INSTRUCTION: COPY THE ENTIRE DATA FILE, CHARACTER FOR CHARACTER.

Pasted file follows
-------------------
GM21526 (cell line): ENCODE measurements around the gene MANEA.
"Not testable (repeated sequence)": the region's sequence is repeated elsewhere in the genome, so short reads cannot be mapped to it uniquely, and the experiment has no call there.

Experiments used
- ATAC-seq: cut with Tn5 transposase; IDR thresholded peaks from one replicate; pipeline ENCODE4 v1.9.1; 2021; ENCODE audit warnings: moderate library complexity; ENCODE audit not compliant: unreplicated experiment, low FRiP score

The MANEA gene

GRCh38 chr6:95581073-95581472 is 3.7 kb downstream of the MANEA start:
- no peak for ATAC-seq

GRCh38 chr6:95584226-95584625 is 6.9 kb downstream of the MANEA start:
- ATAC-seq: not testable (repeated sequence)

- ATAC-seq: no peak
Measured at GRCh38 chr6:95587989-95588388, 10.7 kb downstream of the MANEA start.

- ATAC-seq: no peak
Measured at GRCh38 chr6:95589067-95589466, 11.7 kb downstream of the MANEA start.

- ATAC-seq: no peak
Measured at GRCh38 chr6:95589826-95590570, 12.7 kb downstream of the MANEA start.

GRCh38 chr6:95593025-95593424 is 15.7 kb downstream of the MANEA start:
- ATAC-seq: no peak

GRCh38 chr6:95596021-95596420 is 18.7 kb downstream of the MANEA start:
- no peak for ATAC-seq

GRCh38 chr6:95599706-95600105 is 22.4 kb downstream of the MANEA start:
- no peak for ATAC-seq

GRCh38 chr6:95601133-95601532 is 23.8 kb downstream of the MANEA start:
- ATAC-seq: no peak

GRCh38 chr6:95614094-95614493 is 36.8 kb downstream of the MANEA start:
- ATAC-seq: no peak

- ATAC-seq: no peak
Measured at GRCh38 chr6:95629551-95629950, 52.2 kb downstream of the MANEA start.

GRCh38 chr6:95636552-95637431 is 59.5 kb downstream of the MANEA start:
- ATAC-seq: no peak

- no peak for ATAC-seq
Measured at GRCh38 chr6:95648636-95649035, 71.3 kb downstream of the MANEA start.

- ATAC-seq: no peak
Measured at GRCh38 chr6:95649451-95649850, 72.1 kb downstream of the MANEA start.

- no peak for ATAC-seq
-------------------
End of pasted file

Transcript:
GM21526 (cell line): ENCODE measurements around the gene MANEA.
"Not testable (repeated sequence)": the region's sequence is repeated elsewhere in the genome, so short reads cannot be mapped to it uniquely, and the experiment has no call there.

Experiments used
- ATAC-seq: cut with Tn5 transposase; IDR thresholded peaks from one replicate; pipeline ENCODE4 v1.9.1; 2021; ENCODE audit warnings: moderate library complexity; ENCODE audit not compliant: unreplicated experiment, low FRiP score

The MANEA gene

GRCh38 chr6:95581073-95581472 is 3.7 kb downstream of the MANEA start:
- no peak for ATAC-seq

GRCh38 chr6:95584226-95584625 is 6.9 kb downstream of the MANEA start:
- ATAC-seq: not testable (repeated sequence)

- ATAC-seq: no peak
Measured at GRCh38 chr6:95587989-95588388, 10.7 kb downstream of the MANEA start.

- ATAC-seq: no peak
Measured at GRCh38 chr6:95589067-95589466, 11.7 kb downstream of the MANEA start.

- ATAC-seq: no peak
Measured at GRCh38 chr6:95589826-95590570, 12.7 kb downstream of the MANEA start.

GRCh38 chr6:95593025-95593424 is 15.7 kb downstream of the MANEA start:
- ATAC-seq: no peak

GRCh38 chr6:95596021-95596420 is 18.7 kb downstream of the MANEA start:
- no peak for ATAC-seq

GRCh38 chr6:95599706-95600105 is 22.4 kb downstream of the MANEA start:
- no peak for ATAC-seq

GRCh38 chr6:95601133-95601532 is 23.8 kb downstream of the MANEA start:
- ATAC-seq: no peak

GRCh38 chr6:95614094-95614493 is 36.8 kb downstream of the MANEA start:
- ATAC-seq: no peak

- ATAC-seq: no peak
Measured at GRCh38 chr6:95629551-95629950, 52.2 kb downstream of the MANEA start.

GRCh38 chr6:95636552-95637431 is 59.5 kb downstream of the MANEA start:
- ATAC-seq: no peak

- no peak for ATAC-seq
Measured at GRCh38 chr6:95648636-95649035, 71.3 kb downstream of the MANEA start.

- ATAC-seq: no peak
Measured at GRCh38 chr6:95649451-95649850, 72.1 kb downstream of the MANEA start.

- no peak for ATAC-seq